How to Get a Building Permit: Don’t Renovate Without It!
How to get a building permit is one of those things you’ll need to learn when you renovate your home. That’s right—even though you own your house, you still need to get permits for structural changes, to ensure that your changes will be “up to code,” as they say.
Before you start grumbling about all this paperwork, keep in mind that the permitting process is put in place by the government to keep you and your family safe. Building permits ensure that your home meets important requirements that minimize fire hazards, structural failure, electrical shock, and other potential health and safety risks.
Ready to get your renovation rolling? Here’s everything you need to know about how to get a building permit.
Do you need a building permit?
Spoiler: You probably do, unless you’re only doing cosmetic interior upgrades, like painting or updating your kitchen faucet. Any time you are adding square footage, making structural modifications, or significantly altering other building components, you’ll need to obtain a permit, says Brian McHugh of McHugh Construction in Mead, CO.
And don’t think about trying to sidestep the question. Doing the work without a permit is just a bad idea, for a number of reasons:
- It might be hard to sell the house if you can’t show a permit for your work.
- A lender can refuse to grant you a mortgage if you have unpermitted work.
- Your municipality could apply fines or penalties.
- You might have to do the work again to bring it up to code.
- A home appraiser might not include the unpermitted work in a future appraisal, lowering your home’s value.
In other words, renovating without a permit is just not worth the risk.
How to apply for a building permit
The great news is that getting a building permit is easier than you think—mostly because you probably don’t have to do it yourself. Unless you’re a pretty slick DIY-er, chances are good that your project is going to require a contractor, and that’s the person to rely on for the building permit process.
First of all, contractors will know the ins and outs of the process for obtaining building permits in your local area, and they’ll also know exactly which permits you need, from structural to electrical to plumbing.
And it’s not just easier to have them do it; it’s smarter, too. That’s because the person who pulls the permit is responsible for making sure the work is done correctly. As such, you’ll want to make sure you fully trust whomever you hire; here’s how to find a good contractor.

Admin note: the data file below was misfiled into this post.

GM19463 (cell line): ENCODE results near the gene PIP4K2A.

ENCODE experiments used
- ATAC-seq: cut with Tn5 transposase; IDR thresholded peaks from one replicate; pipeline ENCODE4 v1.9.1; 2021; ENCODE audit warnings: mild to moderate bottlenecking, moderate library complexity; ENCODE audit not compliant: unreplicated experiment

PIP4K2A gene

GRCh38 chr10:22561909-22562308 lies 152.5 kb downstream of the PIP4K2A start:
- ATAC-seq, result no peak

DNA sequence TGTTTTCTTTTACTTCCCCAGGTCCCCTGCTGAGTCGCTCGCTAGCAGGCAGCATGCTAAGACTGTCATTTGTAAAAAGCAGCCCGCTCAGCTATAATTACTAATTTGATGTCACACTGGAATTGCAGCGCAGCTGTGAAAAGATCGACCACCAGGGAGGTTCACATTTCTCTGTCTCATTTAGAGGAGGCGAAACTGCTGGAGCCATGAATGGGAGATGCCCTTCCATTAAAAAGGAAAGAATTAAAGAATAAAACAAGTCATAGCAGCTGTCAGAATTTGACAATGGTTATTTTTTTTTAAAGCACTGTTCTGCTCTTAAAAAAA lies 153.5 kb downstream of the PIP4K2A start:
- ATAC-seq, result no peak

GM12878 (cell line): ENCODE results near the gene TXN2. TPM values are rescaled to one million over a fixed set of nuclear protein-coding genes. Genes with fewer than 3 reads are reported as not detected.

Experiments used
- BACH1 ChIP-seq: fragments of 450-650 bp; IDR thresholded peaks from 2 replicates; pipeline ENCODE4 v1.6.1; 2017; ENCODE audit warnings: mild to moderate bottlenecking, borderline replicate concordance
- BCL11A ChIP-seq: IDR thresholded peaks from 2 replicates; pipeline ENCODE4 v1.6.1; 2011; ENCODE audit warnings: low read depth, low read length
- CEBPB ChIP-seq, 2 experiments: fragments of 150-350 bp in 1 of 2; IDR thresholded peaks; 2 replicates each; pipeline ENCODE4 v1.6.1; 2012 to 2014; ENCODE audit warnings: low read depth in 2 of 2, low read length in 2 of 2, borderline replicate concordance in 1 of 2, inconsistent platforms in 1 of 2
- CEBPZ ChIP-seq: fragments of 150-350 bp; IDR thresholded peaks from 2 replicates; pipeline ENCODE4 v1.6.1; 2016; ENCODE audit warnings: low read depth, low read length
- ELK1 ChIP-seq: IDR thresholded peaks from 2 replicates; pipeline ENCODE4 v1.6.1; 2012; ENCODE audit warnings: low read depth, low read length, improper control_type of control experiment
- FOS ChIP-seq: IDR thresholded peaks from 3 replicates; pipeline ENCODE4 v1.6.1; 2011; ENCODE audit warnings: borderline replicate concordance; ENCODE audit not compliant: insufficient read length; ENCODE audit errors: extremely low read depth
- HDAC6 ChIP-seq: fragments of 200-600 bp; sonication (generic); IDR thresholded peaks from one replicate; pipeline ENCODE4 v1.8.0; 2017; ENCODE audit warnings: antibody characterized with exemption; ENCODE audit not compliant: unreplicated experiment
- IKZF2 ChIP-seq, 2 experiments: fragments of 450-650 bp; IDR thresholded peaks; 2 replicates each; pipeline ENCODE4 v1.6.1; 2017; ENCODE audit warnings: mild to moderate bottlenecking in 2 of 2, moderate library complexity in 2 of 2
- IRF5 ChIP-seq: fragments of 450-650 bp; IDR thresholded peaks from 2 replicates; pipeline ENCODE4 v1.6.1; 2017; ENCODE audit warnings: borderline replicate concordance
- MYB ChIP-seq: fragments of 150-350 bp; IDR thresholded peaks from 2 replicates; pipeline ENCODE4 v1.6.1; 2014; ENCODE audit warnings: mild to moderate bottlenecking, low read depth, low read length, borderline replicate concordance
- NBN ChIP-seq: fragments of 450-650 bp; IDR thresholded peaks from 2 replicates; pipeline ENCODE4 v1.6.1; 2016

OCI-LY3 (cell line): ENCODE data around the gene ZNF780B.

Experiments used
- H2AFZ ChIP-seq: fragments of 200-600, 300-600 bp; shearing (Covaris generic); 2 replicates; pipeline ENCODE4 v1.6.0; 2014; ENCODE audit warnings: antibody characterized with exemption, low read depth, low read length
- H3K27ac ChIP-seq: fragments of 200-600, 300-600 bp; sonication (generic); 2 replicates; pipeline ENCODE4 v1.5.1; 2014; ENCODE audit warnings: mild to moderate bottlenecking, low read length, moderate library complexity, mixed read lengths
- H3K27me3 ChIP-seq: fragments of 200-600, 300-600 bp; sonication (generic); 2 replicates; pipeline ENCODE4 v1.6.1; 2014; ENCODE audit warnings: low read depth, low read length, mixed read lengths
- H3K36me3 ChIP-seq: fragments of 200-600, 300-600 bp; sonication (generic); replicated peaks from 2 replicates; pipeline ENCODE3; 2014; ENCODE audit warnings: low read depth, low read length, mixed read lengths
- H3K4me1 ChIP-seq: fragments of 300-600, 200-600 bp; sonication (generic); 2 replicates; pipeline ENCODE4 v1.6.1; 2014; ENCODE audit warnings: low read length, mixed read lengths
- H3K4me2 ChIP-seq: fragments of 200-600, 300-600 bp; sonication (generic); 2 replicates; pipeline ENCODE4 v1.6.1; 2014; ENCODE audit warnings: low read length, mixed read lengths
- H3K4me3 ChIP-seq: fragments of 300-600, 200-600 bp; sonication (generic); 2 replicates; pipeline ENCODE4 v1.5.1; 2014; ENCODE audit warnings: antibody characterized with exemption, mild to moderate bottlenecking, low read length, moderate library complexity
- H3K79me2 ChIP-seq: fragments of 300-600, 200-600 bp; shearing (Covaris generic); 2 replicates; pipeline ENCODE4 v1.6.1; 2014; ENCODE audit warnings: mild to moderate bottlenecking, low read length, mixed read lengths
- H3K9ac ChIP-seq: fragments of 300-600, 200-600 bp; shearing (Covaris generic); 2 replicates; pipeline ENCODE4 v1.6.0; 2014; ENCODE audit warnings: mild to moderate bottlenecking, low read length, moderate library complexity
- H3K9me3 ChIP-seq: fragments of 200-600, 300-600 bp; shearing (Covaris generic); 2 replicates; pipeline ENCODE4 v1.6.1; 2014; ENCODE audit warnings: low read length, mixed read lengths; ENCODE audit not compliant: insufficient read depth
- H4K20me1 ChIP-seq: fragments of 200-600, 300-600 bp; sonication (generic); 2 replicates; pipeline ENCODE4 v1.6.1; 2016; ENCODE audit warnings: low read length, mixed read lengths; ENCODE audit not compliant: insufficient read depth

If you are doing the work yourself, then you’ll need to get your own building permit, which will involve drawing up and submitting plans. For a relatively simple project, check with your local building permits agency to see if they have suggested plans. The City of Portland, OR, for example, has developed a comprehensive “deck design guide” that helps you with the process. (If looking through this document gives you a headache, as it did us, then please hire a contractor.)
How much does a building permit cost?
Asking how much a building permit costs is a little like asking how much a house renovation will cost—prices vary wildly. Not only does it matter how extensive the project is, but each municipality will have its own price schedules for permits.
Your first step to determine how much a building permit will cost should be your local building permits website; most will have a fee schedule. For example, a wood fence in the city of Miami will cost 70 cents for each linear foot. Do the math! In Northport, AL, a fence permit for any length is $15. In Madison, WI, you may build your fence permit-free. Your contractor will be well-versed in how to ballpark the costs, depending on what your specific project needs.
The good news is that the upfront permit price will cover all additional inspections that the city will make as the work progresses, including the final sign-off.
“Any work with a permit attached usually requires one or more inspections to be performed by licensed inspectors, to verify the work was done according to code, the plans on file, and any other requirements,” says McHugh. The local building department and/or permit office will have all the information you need to make sure the inspections are scheduled appropriately.
How long does it take to get a building permit?
The timeline for getting a permit will vary.
“Most areas will allow a permit to be pulled the same day for relatively simple projects such as fences, plumbing, electrical, HVAC, decks, roofing, and small remodels,” says McHugh.
However, once you are significantly altering a structure or building an addition, the review process could take several weeks, especially depending on how many projects are ahead of yours. You should be given a ballpark timeline when you submit the plans.
Most permits require that work start within six months. And if you take a hiatus for more than six months, you’ll probably need an extension. However, if you are consistently working, the permit lasts as long as the job does.
Building permit paperwork to keep
Once the dust has settled—literally—on your renovation project, a final inspection will occur. After that, a final approval will be filed with your local building department.
Still, says McHugh, it’s always wise to get copies of the documentation, including permits and final approvals, for your own records. Having them at your disposal if you are selling the home is a great way to assure the buyer that any work was done correctly and verified by the local inspector.